Tuesday, January 26, 2010

High-fp flash










Nikon's manuals don't explain auto 'high'- fp very well - or the limitations involved .
Most cameras have a focal plane shutter

{ Except the D1 , D40 , D50 and D70[S] , they have electronically switched sensor/shutters and can do what I call 'realsynch flash' and effectively have 6X as much power with flash at maximum speed , compared to a pro body in high-fp mode } , but other cameras need high-fp mode .

At your camera's maximum synch speed [ 1/200th sec for the D90 ] the shutter opens , the flash fires , and the shutter closes , which means that the entire sensor gets the full flash .
Here's an older camera with a 1/90th sec synch speed ...




As the shutter speed increases the " first curtain " of the shutter opens and the " second curtain " starts chasing it across the screen right after it starts moving which means that a slit slides across the screen . If the flash were to fire at a higher shutter speed than the maximum synch speed you will get a partially-lit photo .....

As you can see in the above image the flash fired , it lasted about 1/10 000th sec and turned off - the slit was still in the beginning stages of its travels though and so only a slit has been lit , as the slit continues its journey with no light source the top of the image will be black .
The solution is for the flash to act as a ' continuous ' light , it fires rapidly in succession and may fire tens of thousands of times per second , and so is effectively a 'continuous ' light and behaves the same as the ambient with regard to the fact that shutter speed now controls the flash output as well as the ambient .
It would look something like this in slow motion - as the slit slides across the frame the flash keeps firing .... bzzzzzzzzzzzzzz




This is an old Canon camera so it is not exactly what the Nikon shutter would look like but it conveys the general idea . The main trade-off being that a lot of light is being wasted on the back of the partially open shutter .
To do the maths you simply need to put your SB800 on the camera and assume 'sunny 16' rule - for the brightest clearest day you could have - at iso 200 and 1/200th you would be at F16 - set it to that , it's a " worst case scenario ' for outdoor flash .
Now have a look at the working distance shown on the back of the flash with the flash head facing forward , we have :
1.) 18mm 8.8 feet .
2.) 35mm 11 feet .
3.) 105mm 17 feet .
Now when we keep the ambient exposure where it is we can assume that changing to F8 will let in 4 X as much light so we would have to go to 1/800th sec shutter speed which is high-fp mode .
This gives us :
1.) 18mm 4.6 feet
2.) 35mm 5.8 feet
3.) 105mm 8.8 feet .
The calculations :
1.) 4.6/8.8 = 0.522 X the distance .
2.) 5.8/11 = 0.527 X the distance .
3.) 8.8/17 = 0.517 X the distance .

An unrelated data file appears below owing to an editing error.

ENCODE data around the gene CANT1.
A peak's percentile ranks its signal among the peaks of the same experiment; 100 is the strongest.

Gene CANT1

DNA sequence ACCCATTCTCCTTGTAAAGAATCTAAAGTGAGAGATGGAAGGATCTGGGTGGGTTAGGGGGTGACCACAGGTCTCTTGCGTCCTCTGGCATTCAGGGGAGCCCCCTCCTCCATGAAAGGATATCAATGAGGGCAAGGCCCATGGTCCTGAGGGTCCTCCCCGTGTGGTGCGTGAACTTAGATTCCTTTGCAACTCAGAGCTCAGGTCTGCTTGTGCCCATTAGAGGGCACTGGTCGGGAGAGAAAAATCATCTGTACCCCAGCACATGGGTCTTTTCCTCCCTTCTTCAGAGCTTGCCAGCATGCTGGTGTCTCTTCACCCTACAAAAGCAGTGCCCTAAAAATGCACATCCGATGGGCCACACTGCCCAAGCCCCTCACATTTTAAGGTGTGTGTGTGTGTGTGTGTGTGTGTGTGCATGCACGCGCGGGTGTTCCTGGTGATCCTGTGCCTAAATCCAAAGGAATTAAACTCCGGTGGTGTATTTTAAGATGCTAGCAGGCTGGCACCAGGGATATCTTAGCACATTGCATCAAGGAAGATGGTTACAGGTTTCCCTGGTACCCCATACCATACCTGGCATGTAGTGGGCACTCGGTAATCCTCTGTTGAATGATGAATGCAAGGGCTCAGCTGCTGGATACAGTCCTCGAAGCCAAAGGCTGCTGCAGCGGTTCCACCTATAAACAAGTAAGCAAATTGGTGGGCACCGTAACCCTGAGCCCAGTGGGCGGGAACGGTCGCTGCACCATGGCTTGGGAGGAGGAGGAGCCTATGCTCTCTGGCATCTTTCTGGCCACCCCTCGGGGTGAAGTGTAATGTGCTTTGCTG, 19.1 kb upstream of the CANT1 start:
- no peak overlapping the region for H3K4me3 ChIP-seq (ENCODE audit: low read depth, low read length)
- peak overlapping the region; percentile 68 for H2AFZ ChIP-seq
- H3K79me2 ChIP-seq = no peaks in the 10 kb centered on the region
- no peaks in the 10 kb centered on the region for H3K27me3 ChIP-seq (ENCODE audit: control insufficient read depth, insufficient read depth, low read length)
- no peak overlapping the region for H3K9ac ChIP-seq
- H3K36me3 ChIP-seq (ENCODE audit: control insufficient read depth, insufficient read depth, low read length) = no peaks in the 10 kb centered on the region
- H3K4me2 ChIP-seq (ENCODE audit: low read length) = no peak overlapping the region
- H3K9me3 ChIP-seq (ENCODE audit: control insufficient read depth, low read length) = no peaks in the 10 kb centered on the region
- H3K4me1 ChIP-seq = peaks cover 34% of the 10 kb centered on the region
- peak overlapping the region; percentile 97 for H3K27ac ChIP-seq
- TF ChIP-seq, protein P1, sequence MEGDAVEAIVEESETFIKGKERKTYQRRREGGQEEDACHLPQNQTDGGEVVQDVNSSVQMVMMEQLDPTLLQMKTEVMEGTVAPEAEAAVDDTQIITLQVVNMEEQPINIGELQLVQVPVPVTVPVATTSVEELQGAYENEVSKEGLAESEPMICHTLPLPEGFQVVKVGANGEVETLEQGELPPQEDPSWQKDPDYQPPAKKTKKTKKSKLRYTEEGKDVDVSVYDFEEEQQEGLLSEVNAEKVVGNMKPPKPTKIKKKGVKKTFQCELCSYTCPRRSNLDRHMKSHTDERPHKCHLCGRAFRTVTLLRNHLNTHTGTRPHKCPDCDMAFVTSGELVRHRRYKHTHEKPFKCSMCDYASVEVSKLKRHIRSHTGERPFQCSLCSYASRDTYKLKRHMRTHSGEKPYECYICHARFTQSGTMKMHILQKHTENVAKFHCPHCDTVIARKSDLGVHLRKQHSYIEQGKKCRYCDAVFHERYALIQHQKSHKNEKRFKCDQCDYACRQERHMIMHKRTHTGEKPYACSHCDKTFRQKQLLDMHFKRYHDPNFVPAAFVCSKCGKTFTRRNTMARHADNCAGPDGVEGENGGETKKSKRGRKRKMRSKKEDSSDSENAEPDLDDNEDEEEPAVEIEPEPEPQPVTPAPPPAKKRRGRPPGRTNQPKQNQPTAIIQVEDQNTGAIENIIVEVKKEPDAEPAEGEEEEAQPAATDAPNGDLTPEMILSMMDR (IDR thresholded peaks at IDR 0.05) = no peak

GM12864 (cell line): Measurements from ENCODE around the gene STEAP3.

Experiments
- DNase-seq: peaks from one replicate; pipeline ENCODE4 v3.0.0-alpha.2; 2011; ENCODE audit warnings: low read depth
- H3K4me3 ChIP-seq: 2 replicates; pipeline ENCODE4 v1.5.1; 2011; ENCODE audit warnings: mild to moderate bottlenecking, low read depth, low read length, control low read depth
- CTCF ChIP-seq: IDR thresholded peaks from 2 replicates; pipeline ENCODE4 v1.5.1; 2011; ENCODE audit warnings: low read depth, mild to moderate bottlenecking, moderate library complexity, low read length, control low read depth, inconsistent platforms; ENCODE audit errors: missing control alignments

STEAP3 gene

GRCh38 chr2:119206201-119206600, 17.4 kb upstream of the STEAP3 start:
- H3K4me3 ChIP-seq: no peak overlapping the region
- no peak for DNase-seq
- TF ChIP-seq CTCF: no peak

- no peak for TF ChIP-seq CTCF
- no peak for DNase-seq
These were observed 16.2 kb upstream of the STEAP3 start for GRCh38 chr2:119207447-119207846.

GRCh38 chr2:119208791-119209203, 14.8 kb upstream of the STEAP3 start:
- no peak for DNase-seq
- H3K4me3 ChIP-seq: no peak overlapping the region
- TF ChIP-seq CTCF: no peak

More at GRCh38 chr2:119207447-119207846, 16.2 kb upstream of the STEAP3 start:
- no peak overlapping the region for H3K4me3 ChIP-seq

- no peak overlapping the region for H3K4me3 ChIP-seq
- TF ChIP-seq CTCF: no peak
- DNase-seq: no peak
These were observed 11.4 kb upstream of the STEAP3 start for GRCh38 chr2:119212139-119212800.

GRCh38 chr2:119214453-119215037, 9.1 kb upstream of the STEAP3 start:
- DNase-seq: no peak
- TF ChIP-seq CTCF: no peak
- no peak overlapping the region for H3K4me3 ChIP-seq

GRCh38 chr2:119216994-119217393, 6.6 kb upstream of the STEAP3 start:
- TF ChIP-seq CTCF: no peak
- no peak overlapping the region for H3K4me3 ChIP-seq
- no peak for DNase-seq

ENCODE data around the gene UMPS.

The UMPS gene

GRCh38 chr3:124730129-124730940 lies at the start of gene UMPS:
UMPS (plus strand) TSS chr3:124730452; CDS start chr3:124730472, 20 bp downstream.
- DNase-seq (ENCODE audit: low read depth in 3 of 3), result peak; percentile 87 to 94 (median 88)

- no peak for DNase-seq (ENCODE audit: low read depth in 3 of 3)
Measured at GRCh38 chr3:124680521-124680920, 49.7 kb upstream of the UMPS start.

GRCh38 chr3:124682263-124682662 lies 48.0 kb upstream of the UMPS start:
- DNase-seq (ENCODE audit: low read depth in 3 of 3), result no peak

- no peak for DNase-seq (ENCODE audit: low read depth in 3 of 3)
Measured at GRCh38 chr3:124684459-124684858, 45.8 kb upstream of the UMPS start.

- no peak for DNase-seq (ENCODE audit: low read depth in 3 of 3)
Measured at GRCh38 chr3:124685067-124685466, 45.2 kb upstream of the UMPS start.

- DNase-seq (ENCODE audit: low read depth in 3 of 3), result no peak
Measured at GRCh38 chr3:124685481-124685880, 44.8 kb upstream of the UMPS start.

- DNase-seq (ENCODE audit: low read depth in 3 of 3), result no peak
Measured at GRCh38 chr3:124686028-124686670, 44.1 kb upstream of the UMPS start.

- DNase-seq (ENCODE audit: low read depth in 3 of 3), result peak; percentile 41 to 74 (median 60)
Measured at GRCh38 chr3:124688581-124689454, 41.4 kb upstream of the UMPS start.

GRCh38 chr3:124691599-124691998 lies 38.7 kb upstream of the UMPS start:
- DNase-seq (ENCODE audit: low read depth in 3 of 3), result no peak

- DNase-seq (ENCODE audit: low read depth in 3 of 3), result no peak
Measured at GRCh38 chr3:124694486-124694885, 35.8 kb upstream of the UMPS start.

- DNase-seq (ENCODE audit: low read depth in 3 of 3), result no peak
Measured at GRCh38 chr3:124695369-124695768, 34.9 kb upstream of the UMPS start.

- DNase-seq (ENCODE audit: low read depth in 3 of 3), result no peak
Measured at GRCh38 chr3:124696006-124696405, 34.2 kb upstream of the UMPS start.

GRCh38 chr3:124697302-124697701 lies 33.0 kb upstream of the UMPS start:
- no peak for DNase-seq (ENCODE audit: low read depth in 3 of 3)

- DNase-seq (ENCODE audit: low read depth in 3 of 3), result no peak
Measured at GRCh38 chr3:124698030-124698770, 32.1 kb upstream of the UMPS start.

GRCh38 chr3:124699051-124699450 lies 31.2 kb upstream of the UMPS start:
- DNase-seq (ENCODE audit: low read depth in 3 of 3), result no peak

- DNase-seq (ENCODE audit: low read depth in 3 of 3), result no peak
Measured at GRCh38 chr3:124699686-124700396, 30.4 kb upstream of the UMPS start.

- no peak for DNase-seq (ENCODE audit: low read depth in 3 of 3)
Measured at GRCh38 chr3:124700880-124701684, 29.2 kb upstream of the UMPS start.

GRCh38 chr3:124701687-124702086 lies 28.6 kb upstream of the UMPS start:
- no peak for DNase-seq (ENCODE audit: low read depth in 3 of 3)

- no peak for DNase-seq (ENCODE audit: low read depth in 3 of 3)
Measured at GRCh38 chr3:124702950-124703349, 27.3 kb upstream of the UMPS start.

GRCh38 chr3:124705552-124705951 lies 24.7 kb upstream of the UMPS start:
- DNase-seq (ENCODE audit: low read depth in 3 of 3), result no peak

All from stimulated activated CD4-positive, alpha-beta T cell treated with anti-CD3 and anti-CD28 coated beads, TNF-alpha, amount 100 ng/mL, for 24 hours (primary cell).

So that means that we have just over half the working distance in each situation when we keep the ambient exposure where it is . To confirm this we can go to F4 , let in 4 X as much light , and to keep the ambient where it is we will have to go to 1/3200th sec effectively cutting that 4 X as much light in 1/4 again and negating the " advantage ' of opening the aperture .
So now the flash is behaving the same as continuous light and whatever we do , keeping the ambient correctly exposed , we will have that same working distance .
Because of the 'inverse square law' [ 2 X the distance needs 4 X the power , while 1/2 the distance only needs 1/4 the power ] .


When the subject is twice as far the lengths of the sides doubles , 2 X 2 = 4 X the area .
And of course halving the distance means you will only need 1/4 the power .


Once again it's not all that simple . The distances shown are with regard to the flash having to light the entire scene , something we don't need when we have the ambient correctly exposed .
A common setting for those who use 'fill-flash' outdoors is TTL-1.7 compensation , just to add some light to the subject without overpowering it with flash .
TTL flash doesn't know how well you have the ambient exposed and negative compensation will need to be dialed in . TTL/BL on the other hand takes the ambient exposure into account and if it detects correct exposure it will automatically dial itself back to the equivalent of TTL-1.7 in situations where they meter equally .
Many people will dial in even more negative compensation so if you had to assume an 'average' of -2 EV for the flash compensation that is two stops , or 1/4 the power that you are 'demanding' of the flash anyway so it will be able to do that at the first distance suggested by the flash head before you changed to high-fp mode .
If you were in TTL mode and went to high-fp , at105mm , and shot a subject 17 feet away [ when the flash head tells you that your limit is 8.8 feet ] the flash head will probably register -2 after firing telling you it never had enough power .
But if you have dialed in '-2' on the flash head it will be happy to light a subject 17 feet away because it can do that at '-2' :) .

2 comments:

Alex Feldstein said...

Well done Desmond. Learned something today!

Desmond Downs said...

Thanks Alex - appreciate the input :)